Metrolink has announced an advancement in its Earthquake Early Warning System (EEW) with new technology that automatically applies the brakes for safe and rapid slowing or stopping of trains in the event of an earthquake.
A previous version of the technology that Metrolink deployed in September 2021 had the capability to send automated messages to train crews to begin to slow or stop the train but did not include automated brake enforcement. The next phase of this technology rollout is being tested along Metrolink’s 91/Perris Valley Line between Riverside and Perris and is supported through a partnership with the California Department of Transportation (Caltrans) and the U.S. Geological Survey (USGS).
Metrolink’s EEW is based on an interface between the USGS-operated ShakeAlert and Metrolink’s Positive Train Control (PTC) system. ShakeAlert is an earthquake early warning system that provides important data within seconds of an earthquake being detected, including the earthquake’s origin, time, location, and magnitude, so people and systems can be alerted before shaking begins. PTC is designed to prevent train-to-train collisions, over-speed derailments and other unsafe actions.
“The combination of ShakeAlert and PTC is a true game-changer for Metrolink,” said Metrolink CEO Darren Kettle. “This latest advancement is a reflection of Metrolink’s on-going leadership in system safety and an important milestone in our commitment to protecting our riders, workers and infrastructure.”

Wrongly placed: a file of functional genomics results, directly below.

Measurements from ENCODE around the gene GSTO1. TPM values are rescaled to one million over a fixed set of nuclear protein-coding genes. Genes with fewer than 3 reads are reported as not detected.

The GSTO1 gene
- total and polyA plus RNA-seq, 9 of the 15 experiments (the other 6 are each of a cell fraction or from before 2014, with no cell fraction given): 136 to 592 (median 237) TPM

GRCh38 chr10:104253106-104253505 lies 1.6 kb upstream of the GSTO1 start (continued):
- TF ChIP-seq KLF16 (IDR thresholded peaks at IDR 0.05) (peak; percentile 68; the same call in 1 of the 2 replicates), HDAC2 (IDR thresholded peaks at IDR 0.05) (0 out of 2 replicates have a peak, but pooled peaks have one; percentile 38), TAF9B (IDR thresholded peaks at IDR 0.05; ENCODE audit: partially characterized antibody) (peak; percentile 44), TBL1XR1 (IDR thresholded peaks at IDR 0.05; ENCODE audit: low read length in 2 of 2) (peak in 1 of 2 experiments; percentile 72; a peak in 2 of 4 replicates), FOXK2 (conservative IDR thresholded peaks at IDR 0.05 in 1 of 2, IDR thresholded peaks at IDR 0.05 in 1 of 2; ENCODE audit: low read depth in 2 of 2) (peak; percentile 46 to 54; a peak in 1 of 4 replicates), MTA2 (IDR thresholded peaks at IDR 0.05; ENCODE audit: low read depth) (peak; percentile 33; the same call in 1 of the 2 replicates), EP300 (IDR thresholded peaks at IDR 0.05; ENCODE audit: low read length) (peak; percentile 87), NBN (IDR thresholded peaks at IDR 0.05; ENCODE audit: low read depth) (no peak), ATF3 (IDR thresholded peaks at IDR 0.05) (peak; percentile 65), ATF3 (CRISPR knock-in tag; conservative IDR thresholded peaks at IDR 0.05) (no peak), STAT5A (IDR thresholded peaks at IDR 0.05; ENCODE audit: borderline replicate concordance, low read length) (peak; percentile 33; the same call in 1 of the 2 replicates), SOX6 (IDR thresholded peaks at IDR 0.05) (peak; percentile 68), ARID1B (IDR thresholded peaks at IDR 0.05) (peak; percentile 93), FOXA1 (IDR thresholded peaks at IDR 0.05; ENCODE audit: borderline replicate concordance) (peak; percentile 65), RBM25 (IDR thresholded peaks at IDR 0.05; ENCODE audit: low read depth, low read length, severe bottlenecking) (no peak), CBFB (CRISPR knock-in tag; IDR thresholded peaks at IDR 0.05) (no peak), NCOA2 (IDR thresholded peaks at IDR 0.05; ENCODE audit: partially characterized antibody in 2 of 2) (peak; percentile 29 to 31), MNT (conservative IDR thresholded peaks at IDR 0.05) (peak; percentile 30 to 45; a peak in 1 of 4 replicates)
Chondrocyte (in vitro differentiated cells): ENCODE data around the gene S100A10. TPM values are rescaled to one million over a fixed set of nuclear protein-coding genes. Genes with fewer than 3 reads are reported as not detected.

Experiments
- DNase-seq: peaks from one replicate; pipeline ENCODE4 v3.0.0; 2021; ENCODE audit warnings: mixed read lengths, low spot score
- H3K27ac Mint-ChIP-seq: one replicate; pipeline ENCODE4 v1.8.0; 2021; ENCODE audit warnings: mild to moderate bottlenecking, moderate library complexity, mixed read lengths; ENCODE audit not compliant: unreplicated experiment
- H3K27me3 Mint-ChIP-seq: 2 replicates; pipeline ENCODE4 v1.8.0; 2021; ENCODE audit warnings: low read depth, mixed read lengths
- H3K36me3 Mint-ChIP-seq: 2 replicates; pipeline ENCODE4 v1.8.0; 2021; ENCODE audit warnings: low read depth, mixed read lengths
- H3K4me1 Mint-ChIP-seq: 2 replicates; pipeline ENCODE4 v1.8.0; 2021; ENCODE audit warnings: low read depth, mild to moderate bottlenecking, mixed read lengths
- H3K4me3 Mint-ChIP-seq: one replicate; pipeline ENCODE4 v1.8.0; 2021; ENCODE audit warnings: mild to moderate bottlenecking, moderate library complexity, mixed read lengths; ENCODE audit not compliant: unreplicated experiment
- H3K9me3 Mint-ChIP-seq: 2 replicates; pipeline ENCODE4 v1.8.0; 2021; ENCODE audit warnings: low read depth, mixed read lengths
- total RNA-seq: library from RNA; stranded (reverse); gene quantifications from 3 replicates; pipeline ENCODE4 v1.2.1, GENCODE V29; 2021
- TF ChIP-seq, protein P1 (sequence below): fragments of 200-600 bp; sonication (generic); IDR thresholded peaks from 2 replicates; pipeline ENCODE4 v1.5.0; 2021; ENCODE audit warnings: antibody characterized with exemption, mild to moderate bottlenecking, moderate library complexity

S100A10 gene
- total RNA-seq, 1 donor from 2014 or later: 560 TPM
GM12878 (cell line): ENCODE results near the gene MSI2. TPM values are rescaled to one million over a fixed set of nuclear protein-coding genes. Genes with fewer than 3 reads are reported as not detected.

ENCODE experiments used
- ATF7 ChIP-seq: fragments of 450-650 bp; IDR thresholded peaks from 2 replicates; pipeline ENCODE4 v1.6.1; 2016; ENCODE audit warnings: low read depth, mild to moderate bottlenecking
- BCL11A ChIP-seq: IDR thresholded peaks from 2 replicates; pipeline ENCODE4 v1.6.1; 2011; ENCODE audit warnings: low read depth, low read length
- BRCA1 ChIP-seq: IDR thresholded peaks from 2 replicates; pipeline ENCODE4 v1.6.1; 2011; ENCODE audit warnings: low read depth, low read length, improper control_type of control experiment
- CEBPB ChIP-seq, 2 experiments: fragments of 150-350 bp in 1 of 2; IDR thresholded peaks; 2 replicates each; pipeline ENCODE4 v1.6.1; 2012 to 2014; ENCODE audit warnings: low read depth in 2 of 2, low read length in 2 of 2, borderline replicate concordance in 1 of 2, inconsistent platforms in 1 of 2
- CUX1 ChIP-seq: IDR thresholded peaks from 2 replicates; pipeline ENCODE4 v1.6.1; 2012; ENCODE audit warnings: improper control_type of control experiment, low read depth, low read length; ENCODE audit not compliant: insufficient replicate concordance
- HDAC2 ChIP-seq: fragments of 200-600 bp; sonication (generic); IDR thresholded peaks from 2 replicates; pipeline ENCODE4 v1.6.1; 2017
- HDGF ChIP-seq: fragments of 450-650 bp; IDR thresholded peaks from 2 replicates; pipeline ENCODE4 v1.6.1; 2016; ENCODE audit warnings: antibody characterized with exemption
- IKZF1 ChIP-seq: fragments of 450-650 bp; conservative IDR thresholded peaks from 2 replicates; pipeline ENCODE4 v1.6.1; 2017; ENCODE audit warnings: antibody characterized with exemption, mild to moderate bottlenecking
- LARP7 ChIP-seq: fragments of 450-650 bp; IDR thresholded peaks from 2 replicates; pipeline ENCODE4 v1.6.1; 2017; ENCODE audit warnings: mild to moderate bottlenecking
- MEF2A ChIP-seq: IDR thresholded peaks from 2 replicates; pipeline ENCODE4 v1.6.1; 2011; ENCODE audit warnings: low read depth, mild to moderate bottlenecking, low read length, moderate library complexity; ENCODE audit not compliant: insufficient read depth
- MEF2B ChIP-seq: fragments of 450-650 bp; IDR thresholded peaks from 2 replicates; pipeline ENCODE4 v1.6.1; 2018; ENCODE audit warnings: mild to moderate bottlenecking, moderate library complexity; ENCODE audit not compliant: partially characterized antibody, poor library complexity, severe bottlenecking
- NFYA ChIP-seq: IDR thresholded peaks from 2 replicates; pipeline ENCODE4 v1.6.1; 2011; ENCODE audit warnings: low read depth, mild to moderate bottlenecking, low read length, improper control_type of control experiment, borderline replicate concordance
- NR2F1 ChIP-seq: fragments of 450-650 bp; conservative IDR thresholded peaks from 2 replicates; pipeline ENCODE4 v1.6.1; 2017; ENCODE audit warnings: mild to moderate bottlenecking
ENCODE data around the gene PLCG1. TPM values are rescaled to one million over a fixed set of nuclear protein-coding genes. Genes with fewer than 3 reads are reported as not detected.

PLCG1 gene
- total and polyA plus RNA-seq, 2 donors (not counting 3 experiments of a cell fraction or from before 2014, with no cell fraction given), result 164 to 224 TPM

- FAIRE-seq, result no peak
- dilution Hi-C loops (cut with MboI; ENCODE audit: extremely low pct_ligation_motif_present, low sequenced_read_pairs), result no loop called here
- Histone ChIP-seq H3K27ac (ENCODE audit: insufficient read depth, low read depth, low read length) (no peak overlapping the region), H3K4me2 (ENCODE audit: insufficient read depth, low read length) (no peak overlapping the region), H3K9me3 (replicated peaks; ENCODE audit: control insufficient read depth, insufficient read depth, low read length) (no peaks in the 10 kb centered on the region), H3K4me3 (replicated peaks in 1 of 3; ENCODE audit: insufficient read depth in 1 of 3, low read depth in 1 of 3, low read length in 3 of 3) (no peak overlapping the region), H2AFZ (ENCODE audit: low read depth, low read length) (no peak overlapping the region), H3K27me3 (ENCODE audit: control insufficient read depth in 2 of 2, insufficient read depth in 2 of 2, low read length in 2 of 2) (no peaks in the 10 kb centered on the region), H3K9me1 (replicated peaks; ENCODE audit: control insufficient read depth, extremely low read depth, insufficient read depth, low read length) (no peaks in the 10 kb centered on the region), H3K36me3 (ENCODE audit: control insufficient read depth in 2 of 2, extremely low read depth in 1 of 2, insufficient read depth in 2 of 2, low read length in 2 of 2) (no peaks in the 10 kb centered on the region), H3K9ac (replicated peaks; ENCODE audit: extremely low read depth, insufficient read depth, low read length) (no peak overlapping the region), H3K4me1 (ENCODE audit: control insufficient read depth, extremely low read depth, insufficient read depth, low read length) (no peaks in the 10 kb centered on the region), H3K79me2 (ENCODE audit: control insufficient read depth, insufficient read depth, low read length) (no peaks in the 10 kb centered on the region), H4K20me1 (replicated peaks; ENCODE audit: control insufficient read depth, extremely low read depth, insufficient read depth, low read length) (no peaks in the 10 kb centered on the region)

The new system will also provide enhanced data to support inspection of the rail network and resumption of service following an earthquake.
“The program identifies where protection is needed on a rail network to safely continue rail operations,” said Robert-Michael de Groot of the USGS Earthquake Science Center in Pasadena. “We are excited to be working together to provide real-time earthquake early warning alerts powered by ShakeAlert.”
The new technology automatically processes ShakeAlert data and sends PTC messages to trains in the impacted area based on the severity of the earthquake detected. This latest update to the system adds PTC enforcement to automatically stop or slow trains when needed.
“Safety is always Caltrans’ top priority,” said Caltrans Acting Director Steven Keck. “The department embraces innovative new technologies like this one that will help protect riders when earthquakes occur.”
The Perris Valley section of the 91/Perris Valley Line was chosen for the pilot test because testing would have minimal effects on freight train traffic.
ShakeAlerts do not predict earthquakes. Instead, an alert indicates that an earthquake has begun, shaking is expected, and protective actions should be taken. After the pilot phase on the Perris Valley Line, staff will evaluate its performance for potential expansion across the Metrolink system.
Submitted by Karen Bakar